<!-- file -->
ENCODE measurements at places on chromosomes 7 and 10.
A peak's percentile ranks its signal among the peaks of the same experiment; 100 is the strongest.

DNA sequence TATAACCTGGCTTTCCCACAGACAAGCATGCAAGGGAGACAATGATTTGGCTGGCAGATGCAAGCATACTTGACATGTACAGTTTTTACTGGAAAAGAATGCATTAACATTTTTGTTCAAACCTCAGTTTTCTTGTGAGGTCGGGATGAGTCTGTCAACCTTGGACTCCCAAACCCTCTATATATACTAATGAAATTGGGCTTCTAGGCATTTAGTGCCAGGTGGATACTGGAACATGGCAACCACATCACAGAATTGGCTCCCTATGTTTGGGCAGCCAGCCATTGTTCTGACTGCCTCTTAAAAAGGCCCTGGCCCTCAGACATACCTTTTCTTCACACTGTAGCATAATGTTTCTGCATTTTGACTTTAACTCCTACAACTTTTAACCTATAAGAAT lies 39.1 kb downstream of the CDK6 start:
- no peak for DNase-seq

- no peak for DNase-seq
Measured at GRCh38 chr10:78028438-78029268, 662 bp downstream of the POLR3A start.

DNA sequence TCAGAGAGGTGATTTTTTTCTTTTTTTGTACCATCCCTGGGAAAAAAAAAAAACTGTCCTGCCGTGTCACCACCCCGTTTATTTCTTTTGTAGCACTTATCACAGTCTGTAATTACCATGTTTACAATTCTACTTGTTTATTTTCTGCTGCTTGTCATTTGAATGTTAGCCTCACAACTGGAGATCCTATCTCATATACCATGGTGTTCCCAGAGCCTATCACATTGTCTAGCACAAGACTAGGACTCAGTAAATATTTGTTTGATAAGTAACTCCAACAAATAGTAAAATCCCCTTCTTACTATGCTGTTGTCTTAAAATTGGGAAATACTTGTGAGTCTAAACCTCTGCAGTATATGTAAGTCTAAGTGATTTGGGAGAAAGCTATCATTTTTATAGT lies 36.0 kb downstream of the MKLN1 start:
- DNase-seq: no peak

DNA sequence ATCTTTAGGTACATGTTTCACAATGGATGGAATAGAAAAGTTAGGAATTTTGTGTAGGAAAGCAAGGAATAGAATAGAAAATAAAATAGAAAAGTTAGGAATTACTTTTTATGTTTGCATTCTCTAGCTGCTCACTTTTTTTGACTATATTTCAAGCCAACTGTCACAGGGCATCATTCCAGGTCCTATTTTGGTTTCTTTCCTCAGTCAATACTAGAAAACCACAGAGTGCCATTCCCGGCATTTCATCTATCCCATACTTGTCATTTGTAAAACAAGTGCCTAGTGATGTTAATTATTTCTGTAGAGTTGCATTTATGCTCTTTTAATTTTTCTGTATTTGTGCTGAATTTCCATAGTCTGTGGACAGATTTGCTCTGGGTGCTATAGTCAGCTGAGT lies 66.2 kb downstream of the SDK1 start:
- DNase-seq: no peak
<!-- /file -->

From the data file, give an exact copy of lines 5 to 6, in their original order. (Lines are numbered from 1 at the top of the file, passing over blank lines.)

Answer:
- no peak for DNase-seq
Measured at GRCh38 chr10:78028438-78029268, 662 bp downstream of the POLR3A start.